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Canadian dollar outlook more bullish as global economy recovers: Reuters Poll

TORONTO (Reuters) - Strategists are growing more bullish on prospects for the Canadian dollar as global economic activity rebounds from the coronavirus crisis, a Reuters poll showed, with the loonie having already notched an eight-month high this week.

FILE PHOTO: A Canadian dollar coin, commonly known as the "Loonie", is pictured in this illustration picture taken in Toronto, January 23, 2015. REUTERS/Mark Blinch (CANADA - Tags: BUSINESS)

The Canadian dollar is expected to weaken 0.6% to 1.32 per U.S. dollar, or 75.76 U.S. cents, in one month from about 1.312 on Thursday, but that level would still be stronger than the 1.35 forecast in an August poll.

The currency is then expected to strengthen to 1.30 in one year, compared with the 1.32 foreseen last month, the poll of more than 40 currency strategists showed.

On Tuesday, the loonie traded below 1.30 for the first time since Jan. 8. It has rallied nearly 12% since March.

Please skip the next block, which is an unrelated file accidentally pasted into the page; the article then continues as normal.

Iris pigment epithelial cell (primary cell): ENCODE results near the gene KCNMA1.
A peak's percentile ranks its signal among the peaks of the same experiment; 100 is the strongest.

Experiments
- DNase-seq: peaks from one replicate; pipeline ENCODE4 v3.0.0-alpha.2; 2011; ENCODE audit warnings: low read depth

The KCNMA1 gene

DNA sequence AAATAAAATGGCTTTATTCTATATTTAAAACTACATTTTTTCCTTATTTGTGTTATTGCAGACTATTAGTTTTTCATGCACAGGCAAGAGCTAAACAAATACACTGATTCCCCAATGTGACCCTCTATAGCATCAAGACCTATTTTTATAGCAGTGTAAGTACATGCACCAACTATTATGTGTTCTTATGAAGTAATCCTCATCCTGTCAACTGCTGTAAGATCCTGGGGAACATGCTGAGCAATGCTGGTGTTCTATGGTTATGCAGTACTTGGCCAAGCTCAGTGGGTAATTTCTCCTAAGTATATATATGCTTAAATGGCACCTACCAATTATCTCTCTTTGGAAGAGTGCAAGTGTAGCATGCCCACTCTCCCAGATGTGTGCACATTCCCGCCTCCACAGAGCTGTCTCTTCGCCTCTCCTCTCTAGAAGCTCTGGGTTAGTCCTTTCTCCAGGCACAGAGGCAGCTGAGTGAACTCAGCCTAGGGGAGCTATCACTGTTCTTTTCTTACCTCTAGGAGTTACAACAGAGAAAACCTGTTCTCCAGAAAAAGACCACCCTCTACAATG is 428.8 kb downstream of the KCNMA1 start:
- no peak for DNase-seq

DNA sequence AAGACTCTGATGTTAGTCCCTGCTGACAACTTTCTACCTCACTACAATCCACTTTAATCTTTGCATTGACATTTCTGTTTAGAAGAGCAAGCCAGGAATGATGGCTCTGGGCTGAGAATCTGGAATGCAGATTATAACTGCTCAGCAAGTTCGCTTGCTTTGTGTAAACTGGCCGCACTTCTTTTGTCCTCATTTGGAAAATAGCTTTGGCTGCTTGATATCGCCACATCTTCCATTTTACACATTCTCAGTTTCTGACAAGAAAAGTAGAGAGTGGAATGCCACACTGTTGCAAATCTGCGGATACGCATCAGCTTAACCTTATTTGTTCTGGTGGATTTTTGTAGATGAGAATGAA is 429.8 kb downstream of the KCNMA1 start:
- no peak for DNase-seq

“The underlying story is a steady recovery in global economic activity, which helps drive both USD weakness and CAD strength,” said Erik Nelson, a currency strategist at Wells Fargo.

The U.S. dollar .DXY hit a two-year low this week as investors bet a shift by the Federal Reserve to a policy of average inflation targeting would lead to interest rates staying lower for longer.

Canada is a major producer of commodities, including oil, so its economy is particularly dependent on global growth. Data on Thursday showed Canadian exports rose more than 11% in July, its third straight month of strong gains.

A staggered reopening from lockdowns, supported by fiscal stimulus, is likely paying off for Canada’s economy, with activity forecast to rebound in the current quarter twice as fast as in the United States, its biggest trading partner by far.

“Canada’s growth differential over the U.S. will be the main driver for continued loonie strength in 2020,” said Simon Harvey, FX market analyst for Monex Europe and Monex Canada.

Still, the Bank of Canada, which is due to make an interest rate decision next week, may not want a stronger currency to risk derailing economic recovery.

“We believe the Bank of Canada will start to take notice of the strength of the Canadian dollar and the repercussions any sustained rally will have on the economic recovery,” Harvey said. “The economic recovery is in its juvenile stages.”

The central bank said in July its benchmark interest rate would be left at a record low of 0.25% until activity catches up with the economy’s potential output, which it doesn’t expect until at least 2022.

(For other stories from the September Reuters foreign exchange poll:)

Reporting by Fergal Smith; Polling by Indradip Ghosh, Vivek Mishra and Mumal Rathore; Editing by Jacqueline Wong

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